[00:19:42] Number two, they’re gonna demand you change back. And then let me tell you one way that this happens. “Dude, you used to be fun. You’ve changed.” Well, for starters, I’m still fun. I’m still a joy to every man, woman, and child who interacts with me. And as far as me changing, well, like, wasn’t I supposed to? But this person, when they sit there and tell me, “You’re not fun anymore,” they’re demanding that I change back because they want to have fun — at least that’s their excuse. They’re demanding that you change back, and they’re demanding that you change back for them, not for you, not because it’s gonna help you, not because it serves you, because it serves them, because familiar hells are preferable to strange heavens.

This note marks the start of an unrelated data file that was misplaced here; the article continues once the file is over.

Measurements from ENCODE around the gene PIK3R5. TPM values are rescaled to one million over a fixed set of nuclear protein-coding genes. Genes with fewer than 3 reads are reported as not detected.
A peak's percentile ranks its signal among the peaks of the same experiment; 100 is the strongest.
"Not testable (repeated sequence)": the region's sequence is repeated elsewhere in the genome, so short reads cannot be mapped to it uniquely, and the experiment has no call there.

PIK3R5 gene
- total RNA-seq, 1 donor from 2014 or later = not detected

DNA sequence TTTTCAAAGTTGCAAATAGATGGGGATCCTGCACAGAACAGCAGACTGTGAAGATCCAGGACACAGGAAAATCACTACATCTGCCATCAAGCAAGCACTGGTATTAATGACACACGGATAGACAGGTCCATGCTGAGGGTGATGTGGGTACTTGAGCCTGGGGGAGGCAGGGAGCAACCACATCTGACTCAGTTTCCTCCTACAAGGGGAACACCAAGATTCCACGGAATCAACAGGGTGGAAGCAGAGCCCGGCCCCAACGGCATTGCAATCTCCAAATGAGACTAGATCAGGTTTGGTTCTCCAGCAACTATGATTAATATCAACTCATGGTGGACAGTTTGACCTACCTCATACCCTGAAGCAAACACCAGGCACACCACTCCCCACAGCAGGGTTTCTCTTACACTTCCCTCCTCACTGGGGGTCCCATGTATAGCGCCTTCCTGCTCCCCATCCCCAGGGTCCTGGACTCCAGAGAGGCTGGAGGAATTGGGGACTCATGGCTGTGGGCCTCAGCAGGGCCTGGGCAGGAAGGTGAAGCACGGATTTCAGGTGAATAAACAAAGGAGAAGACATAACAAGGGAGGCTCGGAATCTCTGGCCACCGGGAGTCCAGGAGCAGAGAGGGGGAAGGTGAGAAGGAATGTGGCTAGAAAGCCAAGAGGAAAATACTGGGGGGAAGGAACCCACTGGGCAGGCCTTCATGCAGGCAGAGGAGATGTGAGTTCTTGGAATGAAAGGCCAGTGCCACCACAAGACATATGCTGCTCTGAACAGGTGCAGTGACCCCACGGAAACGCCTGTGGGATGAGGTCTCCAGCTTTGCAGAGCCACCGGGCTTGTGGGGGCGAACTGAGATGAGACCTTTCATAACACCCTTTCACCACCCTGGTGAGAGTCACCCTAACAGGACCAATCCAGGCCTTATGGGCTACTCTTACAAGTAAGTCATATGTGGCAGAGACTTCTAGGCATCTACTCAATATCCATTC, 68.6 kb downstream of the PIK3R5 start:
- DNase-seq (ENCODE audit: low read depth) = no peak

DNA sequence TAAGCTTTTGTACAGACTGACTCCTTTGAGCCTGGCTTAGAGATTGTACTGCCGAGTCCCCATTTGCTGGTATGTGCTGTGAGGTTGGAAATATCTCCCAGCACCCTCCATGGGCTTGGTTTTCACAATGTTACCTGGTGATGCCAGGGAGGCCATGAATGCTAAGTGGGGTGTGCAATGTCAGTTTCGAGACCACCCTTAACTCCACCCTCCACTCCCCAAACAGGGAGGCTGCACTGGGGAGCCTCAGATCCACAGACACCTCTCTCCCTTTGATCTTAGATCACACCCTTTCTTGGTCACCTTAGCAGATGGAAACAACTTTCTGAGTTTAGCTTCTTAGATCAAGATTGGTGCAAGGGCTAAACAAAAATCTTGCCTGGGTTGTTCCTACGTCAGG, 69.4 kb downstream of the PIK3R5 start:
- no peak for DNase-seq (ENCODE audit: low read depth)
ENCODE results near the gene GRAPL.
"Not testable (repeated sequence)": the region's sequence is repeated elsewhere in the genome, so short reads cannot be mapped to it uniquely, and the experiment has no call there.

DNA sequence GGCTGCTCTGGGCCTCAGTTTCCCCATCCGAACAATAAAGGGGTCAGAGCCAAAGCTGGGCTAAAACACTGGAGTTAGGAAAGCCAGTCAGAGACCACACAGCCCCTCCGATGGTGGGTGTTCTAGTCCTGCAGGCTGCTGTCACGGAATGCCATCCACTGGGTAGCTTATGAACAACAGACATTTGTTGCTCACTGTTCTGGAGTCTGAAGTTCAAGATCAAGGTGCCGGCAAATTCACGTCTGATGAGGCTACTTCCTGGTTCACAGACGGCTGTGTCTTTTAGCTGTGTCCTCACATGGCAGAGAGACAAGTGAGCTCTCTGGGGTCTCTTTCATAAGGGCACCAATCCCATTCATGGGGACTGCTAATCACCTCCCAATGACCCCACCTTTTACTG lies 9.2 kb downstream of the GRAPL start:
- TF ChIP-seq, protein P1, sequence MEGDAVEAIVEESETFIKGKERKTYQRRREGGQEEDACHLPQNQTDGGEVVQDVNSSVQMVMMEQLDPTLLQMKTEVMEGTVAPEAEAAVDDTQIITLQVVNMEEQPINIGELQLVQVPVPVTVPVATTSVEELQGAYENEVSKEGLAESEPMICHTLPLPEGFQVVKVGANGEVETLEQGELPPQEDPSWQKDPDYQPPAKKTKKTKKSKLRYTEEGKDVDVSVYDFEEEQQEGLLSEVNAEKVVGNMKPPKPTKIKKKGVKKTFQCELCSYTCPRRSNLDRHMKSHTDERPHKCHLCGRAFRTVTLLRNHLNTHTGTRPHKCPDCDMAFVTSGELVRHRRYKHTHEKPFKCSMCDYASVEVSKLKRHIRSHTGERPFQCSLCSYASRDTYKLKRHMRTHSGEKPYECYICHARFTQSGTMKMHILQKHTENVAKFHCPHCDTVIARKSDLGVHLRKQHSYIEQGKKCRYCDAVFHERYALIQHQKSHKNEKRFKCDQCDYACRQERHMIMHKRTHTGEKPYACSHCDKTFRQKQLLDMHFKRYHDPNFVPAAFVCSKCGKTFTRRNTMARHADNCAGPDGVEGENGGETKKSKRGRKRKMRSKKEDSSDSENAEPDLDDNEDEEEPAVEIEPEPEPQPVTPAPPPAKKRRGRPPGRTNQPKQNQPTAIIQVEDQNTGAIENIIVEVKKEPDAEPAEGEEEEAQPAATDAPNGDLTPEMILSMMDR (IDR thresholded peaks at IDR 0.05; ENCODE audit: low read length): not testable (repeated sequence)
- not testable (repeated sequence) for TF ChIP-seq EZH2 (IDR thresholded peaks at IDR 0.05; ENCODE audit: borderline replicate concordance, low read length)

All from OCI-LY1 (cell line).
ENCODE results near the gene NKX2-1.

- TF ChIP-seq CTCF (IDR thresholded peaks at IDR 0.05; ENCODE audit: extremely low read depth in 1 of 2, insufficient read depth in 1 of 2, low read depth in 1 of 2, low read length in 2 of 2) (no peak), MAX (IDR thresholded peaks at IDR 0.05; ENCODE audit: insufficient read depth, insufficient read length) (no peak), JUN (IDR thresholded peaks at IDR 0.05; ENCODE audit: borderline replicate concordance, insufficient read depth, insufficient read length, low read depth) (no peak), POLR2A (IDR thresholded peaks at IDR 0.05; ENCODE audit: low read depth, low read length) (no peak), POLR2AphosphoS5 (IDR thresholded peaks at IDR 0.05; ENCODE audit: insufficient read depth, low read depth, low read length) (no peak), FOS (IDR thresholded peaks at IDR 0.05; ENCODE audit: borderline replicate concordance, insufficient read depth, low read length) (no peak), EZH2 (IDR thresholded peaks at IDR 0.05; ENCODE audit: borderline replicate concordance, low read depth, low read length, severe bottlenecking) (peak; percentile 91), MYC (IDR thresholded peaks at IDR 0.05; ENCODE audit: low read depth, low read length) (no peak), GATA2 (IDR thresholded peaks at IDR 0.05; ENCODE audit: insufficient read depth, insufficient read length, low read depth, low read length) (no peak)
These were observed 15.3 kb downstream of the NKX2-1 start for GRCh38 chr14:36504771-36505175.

[00:20:25] And so, number one, they’re gonna resist you. Number two, they’re gonna demand you change back. And then number three, they’re gonna demand you change back or else. Let me tell you how this goes. “You used to be fun. I don’t think I want to hang out with you anymore.” What’s going on there? They’re threatening you with social isolation. They’re tapping into that primal fear that we have of being cast out into the cold by the tribe, which for the primal man would be a death sentence. It’s coercive and extractive. And we don’t live in that tribal society where they throw you outside the firelight and the wolves will come get you. We live in an interconnected, modern society where your people are out there and you can go find them. And so, your job in changing your life and improving is to hold fast through all three of these steps because at the end of it, the inevitable conclusion is really only one of two things: either A), they realize they failed in demanding that you change back or else and therefore, well, they don’t wanna be alone anymore than you do, so they’ll just go along with you. “Well, Dylan doesn’t drink anymore. Cool.” And now there’s nothing more said about it, which of course is exactly what happened with my family. Once I got past that, everybody was like, well, we don’t wanna be alone anymore than Dylan does, so here we go. A built-in DD. And in fact over the last three years, no one’s really ever said anything to me about it. Of course, there’s the other side of that, too. “He really just needs to be outside of the tribe.” And that’s the end of your relationship with that person. And that really hurts and that’s really hard. And you’re better for it. It’s not easy; it’s just worth it.